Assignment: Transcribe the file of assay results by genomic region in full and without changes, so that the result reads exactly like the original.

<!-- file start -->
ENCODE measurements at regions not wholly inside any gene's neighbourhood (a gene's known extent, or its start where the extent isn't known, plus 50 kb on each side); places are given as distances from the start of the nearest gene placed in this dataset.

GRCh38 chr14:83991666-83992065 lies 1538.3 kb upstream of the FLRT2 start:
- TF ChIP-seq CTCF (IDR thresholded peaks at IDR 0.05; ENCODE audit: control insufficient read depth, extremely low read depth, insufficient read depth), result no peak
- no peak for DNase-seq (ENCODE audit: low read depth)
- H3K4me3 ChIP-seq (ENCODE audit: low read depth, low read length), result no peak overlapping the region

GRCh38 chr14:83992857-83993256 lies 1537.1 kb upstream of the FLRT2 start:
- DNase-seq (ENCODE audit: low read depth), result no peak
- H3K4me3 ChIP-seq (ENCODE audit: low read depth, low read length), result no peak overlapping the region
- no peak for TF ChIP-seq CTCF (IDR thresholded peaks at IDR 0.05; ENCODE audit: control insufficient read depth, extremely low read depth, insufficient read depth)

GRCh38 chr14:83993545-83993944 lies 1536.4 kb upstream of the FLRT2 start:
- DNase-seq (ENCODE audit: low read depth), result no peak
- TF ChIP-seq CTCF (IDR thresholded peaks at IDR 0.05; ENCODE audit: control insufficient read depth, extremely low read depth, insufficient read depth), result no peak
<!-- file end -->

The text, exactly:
ENCODE measurements at regions not wholly inside any gene's neighbourhood (a gene's known extent, or its start where the extent isn't known, plus 50 kb on each side); places are given as distances from the start of the nearest gene placed in this dataset.

GRCh38 chr14:83991666-83992065 lies 1538.3 kb upstream of the FLRT2 start:
- TF ChIP-seq CTCF (IDR thresholded peaks at IDR 0.05; ENCODE audit: control insufficient read depth, extremely low read depth, insufficient read depth), result no peak
- no peak for DNase-seq (ENCODE audit: low read depth)
- H3K4me3 ChIP-seq (ENCODE audit: low read depth, low read length), result no peak overlapping the region

GRCh38 chr14:83992857-83993256 lies 1537.1 kb upstream of the FLRT2 start:
- DNase-seq (ENCODE audit: low read depth), result no peak
- H3K4me3 ChIP-seq (ENCODE audit: low read depth, low read length), result no peak overlapping the region
- no peak for TF ChIP-seq CTCF (IDR thresholded peaks at IDR 0.05; ENCODE audit: control insufficient read depth, extremely low read depth, insufficient read depth)

GRCh38 chr14:83993545-83993944 lies 1536.4 kb upstream of the FLRT2 start:
- DNase-seq (ENCODE audit: low read depth), result no peak
- TF ChIP-seq CTCF (IDR thresholded peaks at IDR 0.05; ENCODE audit: control insufficient read depth, extremely low read depth, insufficient read depth), result no peak